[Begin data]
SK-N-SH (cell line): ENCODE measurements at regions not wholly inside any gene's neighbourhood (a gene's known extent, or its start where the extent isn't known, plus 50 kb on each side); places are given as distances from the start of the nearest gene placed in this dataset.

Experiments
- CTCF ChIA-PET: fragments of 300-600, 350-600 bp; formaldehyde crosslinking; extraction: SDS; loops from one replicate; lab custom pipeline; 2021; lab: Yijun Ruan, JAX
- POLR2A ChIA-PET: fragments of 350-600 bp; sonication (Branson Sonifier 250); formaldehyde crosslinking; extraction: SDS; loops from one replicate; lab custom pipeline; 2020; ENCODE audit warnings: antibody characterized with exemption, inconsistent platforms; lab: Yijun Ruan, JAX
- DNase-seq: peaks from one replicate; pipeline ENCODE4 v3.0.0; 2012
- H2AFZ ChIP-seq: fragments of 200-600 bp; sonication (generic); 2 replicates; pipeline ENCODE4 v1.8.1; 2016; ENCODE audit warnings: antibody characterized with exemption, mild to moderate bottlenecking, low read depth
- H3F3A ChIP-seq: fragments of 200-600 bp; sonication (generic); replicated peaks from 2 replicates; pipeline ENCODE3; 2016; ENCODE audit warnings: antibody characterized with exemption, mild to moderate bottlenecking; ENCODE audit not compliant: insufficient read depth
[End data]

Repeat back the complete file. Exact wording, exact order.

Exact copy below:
SK-N-SH (cell line): ENCODE measurements at regions not wholly inside any gene's neighbourhood (a gene's known extent, or its start where the extent isn't known, plus 50 kb on each side); places are given as distances from the start of the nearest gene placed in this dataset.

Experiments
- CTCF ChIA-PET: fragments of 300-600, 350-600 bp; formaldehyde crosslinking; extraction: SDS; loops from one replicate; lab custom pipeline; 2021; lab: Yijun Ruan, JAX
- POLR2A ChIA-PET: fragments of 350-600 bp; sonication (Branson Sonifier 250); formaldehyde crosslinking; extraction: SDS; loops from one replicate; lab custom pipeline; 2020; ENCODE audit warnings: antibody characterized with exemption, inconsistent platforms; lab: Yijun Ruan, JAX
- DNase-seq: peaks from one replicate; pipeline ENCODE4 v3.0.0; 2012
- H2AFZ ChIP-seq: fragments of 200-600 bp; sonication (generic); 2 replicates; pipeline ENCODE4 v1.8.1; 2016; ENCODE audit warnings: antibody characterized with exemption, mild to moderate bottlenecking, low read depth
- H3F3A ChIP-seq: fragments of 200-600 bp; sonication (generic); replicated peaks from 2 replicates; pipeline ENCODE3; 2016; ENCODE audit warnings: antibody characterized with exemption, mild to moderate bottlenecking; ENCODE audit not compliant: insufficient read depth